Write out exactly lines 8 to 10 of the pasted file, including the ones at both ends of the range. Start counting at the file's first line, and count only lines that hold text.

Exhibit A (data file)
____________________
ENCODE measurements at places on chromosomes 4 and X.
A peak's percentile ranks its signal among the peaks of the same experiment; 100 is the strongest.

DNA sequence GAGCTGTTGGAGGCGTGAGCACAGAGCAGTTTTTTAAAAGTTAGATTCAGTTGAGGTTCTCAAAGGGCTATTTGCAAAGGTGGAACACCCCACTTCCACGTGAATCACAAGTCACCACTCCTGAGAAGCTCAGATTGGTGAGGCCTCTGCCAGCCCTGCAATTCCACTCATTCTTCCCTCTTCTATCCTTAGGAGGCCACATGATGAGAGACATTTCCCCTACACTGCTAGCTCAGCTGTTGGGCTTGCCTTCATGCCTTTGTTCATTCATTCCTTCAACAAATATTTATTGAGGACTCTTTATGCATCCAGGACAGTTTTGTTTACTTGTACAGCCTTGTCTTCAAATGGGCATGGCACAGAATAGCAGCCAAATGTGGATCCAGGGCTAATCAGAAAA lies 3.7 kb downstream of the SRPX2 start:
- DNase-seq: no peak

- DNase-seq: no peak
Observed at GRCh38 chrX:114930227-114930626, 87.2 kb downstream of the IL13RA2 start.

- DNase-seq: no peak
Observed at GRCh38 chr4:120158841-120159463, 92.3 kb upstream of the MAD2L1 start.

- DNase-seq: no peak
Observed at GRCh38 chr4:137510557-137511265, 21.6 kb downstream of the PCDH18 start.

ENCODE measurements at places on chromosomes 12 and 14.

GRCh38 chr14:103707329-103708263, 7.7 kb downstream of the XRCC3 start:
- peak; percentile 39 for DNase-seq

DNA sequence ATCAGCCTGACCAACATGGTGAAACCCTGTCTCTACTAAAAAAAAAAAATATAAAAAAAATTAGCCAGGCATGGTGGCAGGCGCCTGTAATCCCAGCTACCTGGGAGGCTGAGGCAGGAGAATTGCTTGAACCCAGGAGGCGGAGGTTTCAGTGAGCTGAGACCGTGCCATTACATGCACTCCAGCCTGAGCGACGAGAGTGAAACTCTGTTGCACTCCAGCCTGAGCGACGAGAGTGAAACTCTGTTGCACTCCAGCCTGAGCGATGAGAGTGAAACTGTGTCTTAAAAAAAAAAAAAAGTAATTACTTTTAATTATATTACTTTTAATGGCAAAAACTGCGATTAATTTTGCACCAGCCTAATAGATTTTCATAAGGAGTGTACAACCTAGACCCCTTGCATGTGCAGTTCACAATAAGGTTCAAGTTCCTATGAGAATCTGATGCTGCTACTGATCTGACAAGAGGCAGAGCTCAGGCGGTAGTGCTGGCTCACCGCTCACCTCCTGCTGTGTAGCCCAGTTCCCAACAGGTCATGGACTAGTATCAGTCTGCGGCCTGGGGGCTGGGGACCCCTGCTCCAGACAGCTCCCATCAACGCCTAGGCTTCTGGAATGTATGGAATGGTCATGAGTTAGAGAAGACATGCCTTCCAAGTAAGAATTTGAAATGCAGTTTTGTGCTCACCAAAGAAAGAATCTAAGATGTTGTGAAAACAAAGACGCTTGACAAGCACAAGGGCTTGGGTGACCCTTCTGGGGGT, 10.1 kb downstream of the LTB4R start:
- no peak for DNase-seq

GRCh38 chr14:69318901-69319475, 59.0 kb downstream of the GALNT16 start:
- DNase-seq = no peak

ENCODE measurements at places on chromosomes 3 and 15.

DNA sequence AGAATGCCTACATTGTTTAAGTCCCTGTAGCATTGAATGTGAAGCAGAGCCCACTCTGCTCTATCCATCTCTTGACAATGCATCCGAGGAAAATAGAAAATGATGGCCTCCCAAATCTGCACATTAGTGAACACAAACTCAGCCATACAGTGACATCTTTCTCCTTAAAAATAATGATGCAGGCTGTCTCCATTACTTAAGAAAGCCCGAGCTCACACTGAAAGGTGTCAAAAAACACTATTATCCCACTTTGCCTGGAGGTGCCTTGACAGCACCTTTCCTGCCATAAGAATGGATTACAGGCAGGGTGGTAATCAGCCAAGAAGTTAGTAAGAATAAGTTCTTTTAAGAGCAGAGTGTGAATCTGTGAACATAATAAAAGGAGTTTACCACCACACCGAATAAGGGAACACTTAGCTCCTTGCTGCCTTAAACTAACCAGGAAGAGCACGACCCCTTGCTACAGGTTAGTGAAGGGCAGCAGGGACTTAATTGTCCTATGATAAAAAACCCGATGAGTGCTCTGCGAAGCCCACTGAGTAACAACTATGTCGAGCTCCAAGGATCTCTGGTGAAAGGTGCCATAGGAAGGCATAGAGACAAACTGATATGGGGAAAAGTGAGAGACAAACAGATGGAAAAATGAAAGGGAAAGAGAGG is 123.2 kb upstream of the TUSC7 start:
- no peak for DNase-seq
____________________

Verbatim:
Observed at GRCh38 chr4:120158841-120159463, 92.3 kb upstream of the MAD2L1 start.

- DNase-seq: no peak
Observed at GRCh38 chr4:137510557-137511265, 21.6 kb downstream of the PCDH18 start.